Could coronavirus bring your company within the UK tax net?

Due to the COVID-19 lockdown, directors or employees may have become stranded in the UK and be obliged to work from there, causing their companies to meet the tests for tax residence or a UK PE.

What’s the risk?

Non-UK companies can become:

  • UK tax resident (subject to UK corporation tax on worldwide profits and gains) if their place of central management and control (“CMC”) is in the UK or
  • subject to UK corporation tax on profits from trading in the UK through a permanent establishment (“PE”) such as a branch or agent

Due to the COVID-19 lockdown, directors or employees may have become stranded in the UK and be obliged to work from there, causing their companies to meet the tests for tax residence or a UK PE.

What is HMRC’s view on the issue?

HMRC is awake to the point and has issued guidance explaining its approach. Its view is that existing legislation and guidance on company residence and PEs provides flexibility to deal with changes in business activities due to COVID-19. However, the assurances are high level and may not be enforceable in a dispute (which would likely arise after the current situation has passed). 

What’s the risk of becoming UK tax resident when directors are in the UK?

HMRC note that the test is a holistic, factual one of where the central management and control of a company lies. HMRC restates existing guidance that a company won’t necessarily become UK resident because a few board meetings are held in the UK, or some decisions are taken in the UK over a short period of time. One of the more helpful pages linked is here. HMRC gives few specific pointers on what COVID-related changes would cause UK tax residence, beyond noting that each case turns on its own facts and that the site of board meetings is important but not determinative.

What does that mean for UK PEs?

The tax at stake for trading through a UK PE is lower than for a change in tax residence, since the UK would only tax profits and gains made from a trade through that PE. However, the threshold is also lower: directors or employees’ presence in the UK may give rise to a UK PE even where they do not cause UK tax residence.

A non-UK resident company will not automatically trade through a UK PE if some employees have to operate there for short period as one of the requirements for a PE is (as the name suggests) “a degree of permanence”. However, there is a greater risk if contracts are "habitually" concluded in the UK – so if a company is concluding a number of related contracts in the UK due to employees’ lockdown, that could give rise to UK tax on the profits.

What about the non-UK tax my company already pays?

If HMRC does think that there is a potential UK tax due to COVID-19, its view will need to be reconciled with any other countries which claim the right to tax the same income. That will come down to the UK’s double tax treaty (DTT) with the other country. Broadly, for residence then the UK’s DTTs have specific “tie-breakers” based on the place of effective management (which can only be in one place) or on agreement by the countries’ authorities.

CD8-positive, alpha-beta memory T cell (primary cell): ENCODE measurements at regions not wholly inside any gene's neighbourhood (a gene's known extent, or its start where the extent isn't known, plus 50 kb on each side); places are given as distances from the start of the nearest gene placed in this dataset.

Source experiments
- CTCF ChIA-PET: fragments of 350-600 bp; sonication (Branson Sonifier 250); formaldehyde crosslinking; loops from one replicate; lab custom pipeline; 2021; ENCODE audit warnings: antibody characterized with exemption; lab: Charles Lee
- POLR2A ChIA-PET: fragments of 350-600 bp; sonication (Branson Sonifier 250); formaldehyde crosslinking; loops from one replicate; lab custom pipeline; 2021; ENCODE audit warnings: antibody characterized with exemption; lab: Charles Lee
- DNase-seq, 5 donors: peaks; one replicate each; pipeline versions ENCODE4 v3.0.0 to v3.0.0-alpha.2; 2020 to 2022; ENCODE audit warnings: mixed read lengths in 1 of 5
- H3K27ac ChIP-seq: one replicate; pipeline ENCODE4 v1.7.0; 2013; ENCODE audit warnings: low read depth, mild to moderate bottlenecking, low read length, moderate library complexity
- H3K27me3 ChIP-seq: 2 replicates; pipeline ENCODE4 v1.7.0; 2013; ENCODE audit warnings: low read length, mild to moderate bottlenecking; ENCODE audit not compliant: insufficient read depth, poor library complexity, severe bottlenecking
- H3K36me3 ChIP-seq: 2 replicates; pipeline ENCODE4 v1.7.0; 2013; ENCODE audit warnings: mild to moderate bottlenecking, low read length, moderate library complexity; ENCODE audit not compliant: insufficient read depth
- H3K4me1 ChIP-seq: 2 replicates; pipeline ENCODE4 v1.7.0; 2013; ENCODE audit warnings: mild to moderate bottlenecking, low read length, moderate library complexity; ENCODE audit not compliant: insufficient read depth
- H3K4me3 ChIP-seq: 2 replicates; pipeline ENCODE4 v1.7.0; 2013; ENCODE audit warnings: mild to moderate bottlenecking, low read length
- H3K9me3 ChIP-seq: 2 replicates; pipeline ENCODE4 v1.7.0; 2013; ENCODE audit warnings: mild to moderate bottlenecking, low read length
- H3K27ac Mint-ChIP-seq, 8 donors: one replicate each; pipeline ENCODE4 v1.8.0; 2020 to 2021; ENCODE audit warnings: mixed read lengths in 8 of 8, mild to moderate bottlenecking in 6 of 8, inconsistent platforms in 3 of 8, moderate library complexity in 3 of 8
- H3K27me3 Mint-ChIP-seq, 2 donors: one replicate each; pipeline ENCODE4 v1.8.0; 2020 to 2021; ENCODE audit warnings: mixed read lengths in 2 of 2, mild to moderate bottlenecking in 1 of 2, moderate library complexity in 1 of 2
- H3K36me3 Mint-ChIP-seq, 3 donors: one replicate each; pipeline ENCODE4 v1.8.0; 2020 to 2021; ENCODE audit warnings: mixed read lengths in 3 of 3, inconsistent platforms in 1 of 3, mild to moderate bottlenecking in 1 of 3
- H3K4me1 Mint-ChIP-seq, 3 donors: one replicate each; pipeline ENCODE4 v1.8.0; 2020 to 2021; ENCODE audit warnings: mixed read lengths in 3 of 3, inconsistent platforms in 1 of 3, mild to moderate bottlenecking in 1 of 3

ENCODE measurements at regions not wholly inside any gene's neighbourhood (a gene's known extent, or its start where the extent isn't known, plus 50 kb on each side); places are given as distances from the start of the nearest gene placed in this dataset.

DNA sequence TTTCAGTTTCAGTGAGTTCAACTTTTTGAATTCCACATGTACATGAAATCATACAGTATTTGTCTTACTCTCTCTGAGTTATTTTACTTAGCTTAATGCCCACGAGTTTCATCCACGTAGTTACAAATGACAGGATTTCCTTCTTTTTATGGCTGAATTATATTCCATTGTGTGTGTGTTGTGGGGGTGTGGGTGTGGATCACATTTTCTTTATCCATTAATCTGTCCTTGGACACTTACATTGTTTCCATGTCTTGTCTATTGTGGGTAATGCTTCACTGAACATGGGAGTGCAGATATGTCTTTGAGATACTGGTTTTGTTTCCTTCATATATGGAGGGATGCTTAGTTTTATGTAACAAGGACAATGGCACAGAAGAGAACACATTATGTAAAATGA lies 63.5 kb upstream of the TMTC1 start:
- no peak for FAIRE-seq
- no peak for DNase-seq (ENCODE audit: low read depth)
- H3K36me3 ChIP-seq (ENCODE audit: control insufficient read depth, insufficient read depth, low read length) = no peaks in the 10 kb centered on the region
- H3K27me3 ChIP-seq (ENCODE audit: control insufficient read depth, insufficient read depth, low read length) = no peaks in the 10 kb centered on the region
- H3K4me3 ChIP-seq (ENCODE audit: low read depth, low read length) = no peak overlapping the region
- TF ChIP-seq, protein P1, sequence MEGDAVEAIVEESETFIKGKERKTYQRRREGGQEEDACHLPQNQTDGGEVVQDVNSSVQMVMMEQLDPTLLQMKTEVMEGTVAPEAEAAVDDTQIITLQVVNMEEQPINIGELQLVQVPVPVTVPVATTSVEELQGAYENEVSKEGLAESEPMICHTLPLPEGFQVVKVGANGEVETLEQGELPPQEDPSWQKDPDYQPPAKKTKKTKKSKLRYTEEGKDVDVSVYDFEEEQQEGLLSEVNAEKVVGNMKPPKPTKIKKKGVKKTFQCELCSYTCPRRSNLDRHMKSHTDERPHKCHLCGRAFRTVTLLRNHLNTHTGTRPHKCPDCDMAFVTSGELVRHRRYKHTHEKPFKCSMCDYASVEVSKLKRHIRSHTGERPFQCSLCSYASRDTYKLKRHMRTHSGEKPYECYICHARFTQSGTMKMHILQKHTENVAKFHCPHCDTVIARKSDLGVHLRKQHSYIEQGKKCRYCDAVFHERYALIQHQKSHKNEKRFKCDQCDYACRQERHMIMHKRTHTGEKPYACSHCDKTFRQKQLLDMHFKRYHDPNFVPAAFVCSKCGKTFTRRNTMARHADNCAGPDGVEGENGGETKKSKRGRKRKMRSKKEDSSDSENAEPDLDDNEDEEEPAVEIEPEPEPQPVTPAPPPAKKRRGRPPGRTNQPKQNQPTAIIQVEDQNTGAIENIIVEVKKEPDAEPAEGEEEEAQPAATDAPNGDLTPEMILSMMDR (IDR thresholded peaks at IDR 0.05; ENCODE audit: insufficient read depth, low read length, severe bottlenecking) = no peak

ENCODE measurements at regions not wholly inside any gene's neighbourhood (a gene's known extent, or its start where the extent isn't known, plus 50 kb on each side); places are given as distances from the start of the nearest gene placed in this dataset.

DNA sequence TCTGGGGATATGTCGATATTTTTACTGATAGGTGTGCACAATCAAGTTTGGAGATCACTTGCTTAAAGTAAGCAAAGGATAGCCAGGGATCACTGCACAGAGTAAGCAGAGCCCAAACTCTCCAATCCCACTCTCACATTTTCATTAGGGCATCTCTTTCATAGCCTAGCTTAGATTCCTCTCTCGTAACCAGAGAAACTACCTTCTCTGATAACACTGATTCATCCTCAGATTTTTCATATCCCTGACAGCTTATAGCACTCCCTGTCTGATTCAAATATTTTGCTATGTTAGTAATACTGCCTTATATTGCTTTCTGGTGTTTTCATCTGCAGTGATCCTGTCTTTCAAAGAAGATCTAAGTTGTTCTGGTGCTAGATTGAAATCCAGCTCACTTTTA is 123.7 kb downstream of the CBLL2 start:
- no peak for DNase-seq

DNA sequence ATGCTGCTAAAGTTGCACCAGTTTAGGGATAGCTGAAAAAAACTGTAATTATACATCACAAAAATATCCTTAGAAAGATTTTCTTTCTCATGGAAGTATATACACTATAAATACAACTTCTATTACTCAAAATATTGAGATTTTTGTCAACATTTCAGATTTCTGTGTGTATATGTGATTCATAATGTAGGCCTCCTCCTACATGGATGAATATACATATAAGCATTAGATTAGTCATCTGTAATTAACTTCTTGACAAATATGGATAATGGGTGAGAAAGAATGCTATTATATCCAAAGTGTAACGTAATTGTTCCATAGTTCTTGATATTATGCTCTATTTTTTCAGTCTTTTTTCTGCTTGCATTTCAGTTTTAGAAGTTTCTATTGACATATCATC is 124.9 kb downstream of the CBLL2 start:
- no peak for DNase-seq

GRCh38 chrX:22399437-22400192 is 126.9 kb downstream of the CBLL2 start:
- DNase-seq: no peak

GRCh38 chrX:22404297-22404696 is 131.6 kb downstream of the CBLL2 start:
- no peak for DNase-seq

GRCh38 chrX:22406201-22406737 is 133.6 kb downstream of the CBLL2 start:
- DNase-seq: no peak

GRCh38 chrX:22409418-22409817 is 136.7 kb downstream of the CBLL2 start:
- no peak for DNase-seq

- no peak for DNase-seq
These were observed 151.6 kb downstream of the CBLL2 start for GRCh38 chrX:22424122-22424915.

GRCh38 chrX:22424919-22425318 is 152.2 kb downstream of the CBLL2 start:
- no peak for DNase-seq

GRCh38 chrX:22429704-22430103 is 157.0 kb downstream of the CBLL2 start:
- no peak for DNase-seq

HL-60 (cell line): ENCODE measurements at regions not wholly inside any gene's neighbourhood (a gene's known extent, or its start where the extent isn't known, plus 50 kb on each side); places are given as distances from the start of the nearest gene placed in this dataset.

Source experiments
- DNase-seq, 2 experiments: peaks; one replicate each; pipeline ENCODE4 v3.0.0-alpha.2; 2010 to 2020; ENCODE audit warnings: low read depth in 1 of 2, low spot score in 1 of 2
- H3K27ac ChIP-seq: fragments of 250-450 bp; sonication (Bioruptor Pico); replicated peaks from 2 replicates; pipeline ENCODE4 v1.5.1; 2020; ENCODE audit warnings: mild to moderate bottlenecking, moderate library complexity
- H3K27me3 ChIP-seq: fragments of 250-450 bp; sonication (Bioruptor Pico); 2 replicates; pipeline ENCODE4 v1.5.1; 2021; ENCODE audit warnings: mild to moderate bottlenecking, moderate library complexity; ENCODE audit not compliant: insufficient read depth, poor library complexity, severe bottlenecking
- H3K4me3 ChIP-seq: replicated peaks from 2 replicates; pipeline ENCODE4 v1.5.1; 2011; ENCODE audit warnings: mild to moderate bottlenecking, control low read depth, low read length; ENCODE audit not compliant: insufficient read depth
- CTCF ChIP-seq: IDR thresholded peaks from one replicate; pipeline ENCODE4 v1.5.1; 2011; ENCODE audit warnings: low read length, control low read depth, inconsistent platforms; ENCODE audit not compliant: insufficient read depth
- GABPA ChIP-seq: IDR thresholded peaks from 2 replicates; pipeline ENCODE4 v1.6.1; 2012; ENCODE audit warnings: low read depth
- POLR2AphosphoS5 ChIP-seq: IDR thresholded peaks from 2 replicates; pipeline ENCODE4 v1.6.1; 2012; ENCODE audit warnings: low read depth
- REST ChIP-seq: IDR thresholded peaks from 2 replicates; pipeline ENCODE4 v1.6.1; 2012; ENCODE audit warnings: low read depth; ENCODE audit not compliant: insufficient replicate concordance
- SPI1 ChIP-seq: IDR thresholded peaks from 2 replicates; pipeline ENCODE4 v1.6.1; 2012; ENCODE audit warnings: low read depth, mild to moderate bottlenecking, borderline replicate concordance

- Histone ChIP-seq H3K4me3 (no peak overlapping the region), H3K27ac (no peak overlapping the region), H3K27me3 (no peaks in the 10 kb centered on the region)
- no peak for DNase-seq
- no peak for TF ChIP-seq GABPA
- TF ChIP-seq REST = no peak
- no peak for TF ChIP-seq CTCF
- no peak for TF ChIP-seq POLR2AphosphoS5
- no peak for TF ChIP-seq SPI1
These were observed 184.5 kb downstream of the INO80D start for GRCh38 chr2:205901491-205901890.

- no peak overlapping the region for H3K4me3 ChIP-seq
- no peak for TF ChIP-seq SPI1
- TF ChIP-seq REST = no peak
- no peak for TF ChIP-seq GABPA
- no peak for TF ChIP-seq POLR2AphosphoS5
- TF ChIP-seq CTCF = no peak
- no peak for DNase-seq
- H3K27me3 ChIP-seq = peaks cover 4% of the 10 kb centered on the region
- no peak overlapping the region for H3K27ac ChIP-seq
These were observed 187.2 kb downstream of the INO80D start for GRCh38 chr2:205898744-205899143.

However, where there are reduced staff in a particular country as a result of the crisis, it may affect whether a company is treated as having enough economic substance there for the purposes of applying DTTs. The OECD has published an analysis of the impact of COVID-19 on international taxing rights which will help to coordinate which tax net a company falls within – see here.

What other tax risks should I be aware of?

UK payroll taxation

  •  Employees who perform duties from the UK may be subject to UK employment taxation, with accompanying obligations on the employer to deduct UK tax from payroll and account for it to HMRC.
  • HMRC has not yet published guidance on the approach it will take to payroll obligations.
  • Individuals who are trapped in the UK might also become resident in the UK for the purposes of their personal taxation. There are carve outs from this treatment for up to 60 days in “exceptional circumstances”, but not all details of how this will be applied have been clearly spelled out. However, time spent in the UK from March to May 2020 by those working on specified activities to combat COVID-19 (the Government has given the examples of anaesthetists and of engineers manufacturing ventilators) – will not count towards the statutory residence test.


  • If COVID-19 causes your business to undertake an increased amount of supplies in or from the UK, it may exceed the £85,000 p.a. rolling threshold obliging it to register for UK VAT.
  • Registration would oblige it to charge VAT to recipients of supplies and account for this to HMRC.
  • For international supplies, the rules for where the supply takes place for VAT purposes can be complex and may require investigation. 

The above gives a high level guide to the issues you’ll need to consider. For anything more complex, our team of tax specialists can help.


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Every piece of content we create is correct on the date it’s published but please don’t rely on it as legal advice. If you’d like to speak to us about your own legal requirements, please contact one of our expert lawyers.

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